Federer: The Champion

That 19 year old kid from Switzerland that I thought would make to the top ten, what happened to him? Unlike the other players of his generation – Marat Safin, Lleyton Hewitt, Juan Carlos Ferrero and even Andy Roddick – who matured fast and made their marks on the Grand Slam scene, Roger Federer was a late bloomer, likely because he had way more talent, and way more variety in his game that he needed time to pull it all together into a cohesive game plan. Reigning in his hot temper to go with his brilliant game, was the last piece of the puzzle. Beating Pete Sampras at Wimbledon in 2001 gave him the confidence that he belonged, as he won his first Grand Slam – Wimbledon 2003 – at the age of 22, meeting the expectations that were placed on his young shoulders.

Yeah, we all knew that this kid was capable of winning a few slams, but little did we know that he was about to go on a tear and become arguably the most dominant men’s player of all time, breaking records that we all thought could stand the test of time. It took 35 years for Roy Emerson’s record of 13 Grand Slams to fall. Nobody in their right minds would have thought that Pete’s new record would fall, leave alone in 7 years. 16 Grand Slams, a career slam winning all four Slams, reaching the finals of all four slams in back to back calendar years, 10 consecutive slam finals, 23 straight semi-finals, and a lot more. To say that his records are impressive would be an understatement by every stretch of the imagination.

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It was abundantly evident that Fernando Verdasco was going down in straight sets to his more famous and accomplished countryman, Rafael Nadal, yet again to make it 0-11. This time around, the conditions were tough, windy & tricky to add to his woes. It’s not as if he didn’t have his chances – Rafa had been broken for the first time this tournament – but he simply could not close out that VERY key first set. So, there was ample reason for Nando to be utterly disappointed, but I had no idea how bad.

I woke up this morning and my twitter feed was all about the post match interview where Fernando supposedly picked Roger Federer to beat Rafa, if they were to meet in the final. Here’s what some of the tweeps had to say…

Verdasco tips Federer over Nadal for U.S. Open title http://dlvr.it/50skx

Don’t miss: US Open final betting odds: Verdasco bets on Federer http://ow.ly/18X65o

Boy! I thought. That defeat stung so much, that despite being a compatriot and good friend, he picked that other guy, yeah the guy who’s been to six straight finals here and won five of them. The twitterverse and the blogosphere was abuzz about this sacrilegeous prediction. “No, this can’t be right. Something definitely got lost in the translation here”, I thought to myself.

As I clicked through to the articles I realized that he did pick Roger to beat Rafa. And, Rafa in response said Fernando was free to think for himself, and believed it was a fair assessment that Roger is the favorite. So, I pitched in, with my own conspiracy theory about how Fernando was simply trying to lower the increasing pressure of expectations on his good friend. As a die-hard Roger Federer fan, that had to be the most plausible explanation ;)

A few minutes later I see a series of tweets from Fernando that appear to be retractions of the comments he had made in the his post match interview.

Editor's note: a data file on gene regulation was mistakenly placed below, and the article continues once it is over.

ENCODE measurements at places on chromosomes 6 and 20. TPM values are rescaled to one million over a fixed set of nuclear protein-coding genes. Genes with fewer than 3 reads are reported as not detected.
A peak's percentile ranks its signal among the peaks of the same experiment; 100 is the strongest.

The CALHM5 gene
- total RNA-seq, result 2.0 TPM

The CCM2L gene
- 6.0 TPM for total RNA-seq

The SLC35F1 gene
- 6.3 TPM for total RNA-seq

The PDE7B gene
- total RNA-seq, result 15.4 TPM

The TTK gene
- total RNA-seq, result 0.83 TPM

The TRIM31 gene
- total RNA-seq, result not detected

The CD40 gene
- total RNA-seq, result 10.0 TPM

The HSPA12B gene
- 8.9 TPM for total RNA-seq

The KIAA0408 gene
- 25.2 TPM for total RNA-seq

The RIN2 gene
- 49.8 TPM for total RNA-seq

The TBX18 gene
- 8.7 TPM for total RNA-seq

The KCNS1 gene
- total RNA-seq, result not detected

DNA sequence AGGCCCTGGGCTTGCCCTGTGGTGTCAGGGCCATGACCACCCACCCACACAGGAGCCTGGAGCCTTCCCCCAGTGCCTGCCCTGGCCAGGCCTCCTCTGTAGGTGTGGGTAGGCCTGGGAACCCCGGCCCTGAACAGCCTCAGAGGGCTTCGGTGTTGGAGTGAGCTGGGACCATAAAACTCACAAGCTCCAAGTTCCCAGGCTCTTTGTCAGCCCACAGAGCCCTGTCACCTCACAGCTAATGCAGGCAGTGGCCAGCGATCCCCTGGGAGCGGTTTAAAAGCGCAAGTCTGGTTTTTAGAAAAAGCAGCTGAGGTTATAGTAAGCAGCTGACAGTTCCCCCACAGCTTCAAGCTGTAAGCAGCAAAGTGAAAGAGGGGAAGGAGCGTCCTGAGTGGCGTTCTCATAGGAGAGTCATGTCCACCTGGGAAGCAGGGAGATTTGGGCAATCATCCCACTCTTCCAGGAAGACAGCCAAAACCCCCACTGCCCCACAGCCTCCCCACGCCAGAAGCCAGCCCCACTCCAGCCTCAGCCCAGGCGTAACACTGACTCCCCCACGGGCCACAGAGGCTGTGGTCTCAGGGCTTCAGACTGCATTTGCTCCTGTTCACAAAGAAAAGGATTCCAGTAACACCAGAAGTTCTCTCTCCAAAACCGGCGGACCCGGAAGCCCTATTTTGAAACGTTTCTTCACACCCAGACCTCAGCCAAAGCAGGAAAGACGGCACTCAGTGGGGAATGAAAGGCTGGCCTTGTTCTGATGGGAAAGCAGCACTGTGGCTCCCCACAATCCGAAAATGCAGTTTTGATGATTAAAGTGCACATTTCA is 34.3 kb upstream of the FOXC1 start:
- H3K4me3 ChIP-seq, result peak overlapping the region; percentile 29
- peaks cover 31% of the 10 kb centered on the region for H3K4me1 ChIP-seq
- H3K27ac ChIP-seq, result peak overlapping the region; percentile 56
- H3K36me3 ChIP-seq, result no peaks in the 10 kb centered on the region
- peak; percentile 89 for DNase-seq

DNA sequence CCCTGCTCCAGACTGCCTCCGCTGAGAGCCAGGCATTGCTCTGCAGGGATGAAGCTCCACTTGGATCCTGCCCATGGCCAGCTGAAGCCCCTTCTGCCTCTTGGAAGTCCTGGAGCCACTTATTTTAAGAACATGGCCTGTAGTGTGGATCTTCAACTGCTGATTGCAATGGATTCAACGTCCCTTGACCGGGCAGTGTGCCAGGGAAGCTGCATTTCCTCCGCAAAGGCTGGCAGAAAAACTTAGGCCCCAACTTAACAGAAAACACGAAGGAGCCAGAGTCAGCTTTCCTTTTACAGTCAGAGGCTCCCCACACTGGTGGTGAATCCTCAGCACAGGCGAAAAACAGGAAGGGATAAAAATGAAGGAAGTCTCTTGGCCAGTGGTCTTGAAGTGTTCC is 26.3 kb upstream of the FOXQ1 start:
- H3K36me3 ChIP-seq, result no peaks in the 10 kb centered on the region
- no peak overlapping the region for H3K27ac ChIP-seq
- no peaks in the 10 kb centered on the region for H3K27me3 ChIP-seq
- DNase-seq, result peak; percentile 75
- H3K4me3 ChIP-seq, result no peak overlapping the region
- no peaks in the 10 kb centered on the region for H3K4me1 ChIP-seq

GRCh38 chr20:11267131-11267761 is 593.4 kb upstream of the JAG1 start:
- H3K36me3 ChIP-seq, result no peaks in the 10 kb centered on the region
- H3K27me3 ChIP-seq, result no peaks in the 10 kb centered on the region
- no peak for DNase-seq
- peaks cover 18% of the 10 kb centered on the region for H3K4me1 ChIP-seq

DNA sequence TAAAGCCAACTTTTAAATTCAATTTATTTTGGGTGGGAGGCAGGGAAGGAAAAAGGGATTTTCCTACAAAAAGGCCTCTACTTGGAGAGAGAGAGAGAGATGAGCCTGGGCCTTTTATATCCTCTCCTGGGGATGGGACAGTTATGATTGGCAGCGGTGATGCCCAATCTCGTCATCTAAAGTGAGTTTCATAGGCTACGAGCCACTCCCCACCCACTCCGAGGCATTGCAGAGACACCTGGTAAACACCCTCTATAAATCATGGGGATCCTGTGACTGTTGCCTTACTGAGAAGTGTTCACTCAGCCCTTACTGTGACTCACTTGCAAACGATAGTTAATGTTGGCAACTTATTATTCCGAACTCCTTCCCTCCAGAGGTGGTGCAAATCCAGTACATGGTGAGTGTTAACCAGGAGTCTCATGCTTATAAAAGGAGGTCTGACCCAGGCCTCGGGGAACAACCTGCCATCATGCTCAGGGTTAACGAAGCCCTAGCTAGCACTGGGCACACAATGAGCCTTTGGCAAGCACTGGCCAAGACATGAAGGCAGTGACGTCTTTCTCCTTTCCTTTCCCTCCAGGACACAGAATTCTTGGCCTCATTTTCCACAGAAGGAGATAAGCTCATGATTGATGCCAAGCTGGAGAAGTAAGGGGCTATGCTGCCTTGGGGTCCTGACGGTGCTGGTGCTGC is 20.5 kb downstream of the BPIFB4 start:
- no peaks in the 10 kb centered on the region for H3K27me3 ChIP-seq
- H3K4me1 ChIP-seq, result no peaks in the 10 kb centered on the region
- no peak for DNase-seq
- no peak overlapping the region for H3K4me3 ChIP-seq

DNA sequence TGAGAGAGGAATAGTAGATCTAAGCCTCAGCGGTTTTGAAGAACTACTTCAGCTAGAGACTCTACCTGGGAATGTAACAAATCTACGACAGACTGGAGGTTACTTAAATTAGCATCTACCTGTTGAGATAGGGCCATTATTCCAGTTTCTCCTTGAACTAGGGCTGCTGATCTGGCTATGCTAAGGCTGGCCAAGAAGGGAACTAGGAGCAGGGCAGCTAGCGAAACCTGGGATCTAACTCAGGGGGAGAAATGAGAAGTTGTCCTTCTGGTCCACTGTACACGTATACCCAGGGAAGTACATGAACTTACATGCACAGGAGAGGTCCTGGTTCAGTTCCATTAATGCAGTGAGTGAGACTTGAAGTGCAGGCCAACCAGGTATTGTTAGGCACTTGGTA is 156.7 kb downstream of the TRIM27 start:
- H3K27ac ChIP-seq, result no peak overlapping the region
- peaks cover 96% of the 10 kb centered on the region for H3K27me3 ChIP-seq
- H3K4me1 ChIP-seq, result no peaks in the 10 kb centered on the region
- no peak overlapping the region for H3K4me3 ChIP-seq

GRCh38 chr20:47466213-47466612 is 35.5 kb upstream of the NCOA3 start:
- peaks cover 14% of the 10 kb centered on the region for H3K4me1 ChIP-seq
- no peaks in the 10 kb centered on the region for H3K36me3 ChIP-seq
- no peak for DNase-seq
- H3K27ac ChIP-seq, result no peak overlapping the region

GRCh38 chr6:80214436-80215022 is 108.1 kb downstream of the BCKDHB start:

To all the people who thinks that I said that rafa is going to loss again federer, that’s not true! I just said that the conditions here are better for Federer because the ball and the court its fast! And federer likes this conditions more than rafa I think! But of course I prefer Rafa to win this us.open! He is my friend, he is spanish and he deserved so much! So never take the words of the news exactly like they say because they just say what they want!

Maybe he had realized that his words were taken out of context? One of the tweeps didn’t think so…

Yo, Fernando. No one misconstrued what you said. You may have meant something different, but you said what you said. And, it’s ok dude.

I wasn’t so sure. I wanted to get to the bottom of this nonsense. Did he or did he not? All I had to do was “read” the transcripts of the interviews by Fernando and Rafa. So, here are two questions from Fernando’s interview…

Q. With Rafa playing so well here at the US Open, how does somebody beat him?

FERNANDO VERDASCO: Well, I don’t know. Everybody have better days than on others. He’s playing good, but I think that he will have a tough if I am not wrong, I think that he will play the final against Roger. It’s gonna be a tough match, because I think Roger play really good in these conditions. He gonna be a very tough final for Rafa if he plays against Roger in the final.

Q. So you think Roger’s about the only one who has the game to beat Rafa right now?

FERNANDO VERDASCO: Well, Novak is a player that also on fast surface like this one, he already beat Rafa many times, and he have also the game to beat Rafa. But, I don’t know. I think if I need to bet here, I will bet for Roger. I think that he won five times here and he like these conditions.

Pay close attention to the statements in bold, because this is going to get very interesting. Ready? Off to the transcript now of Rafa’s interview…

Q. I understand you do not like to look ahead. You like to keep it from point to point, match to match. But Fernando was saying he thinks you’ll get to the final and play Roger. He says if he had to bet, he’d put a bet on Roger to win because he says likes Roger likes these conditions. What do you think about that statement?

RAFAEL NADAL: Well, for sure Roger is the favorite of the tournament, especially because he won five times five times? And six finals in a row. No one doubt on that. And I am in semifinals, so I don’t think about the final. Everybody free to think, and what Fernando says is completely fair. I hope keep playing well and have my chance in that match in semifinal.

Notice how this question to Rafa was twisted out of context to mean something other than the original meaning? Before you know, it’s all over the interwebs that Fernando Verdasco dissed his friend Rafa and picked Roger to win it all. Now, there’s a story that will get your site more hits and improve your SEO!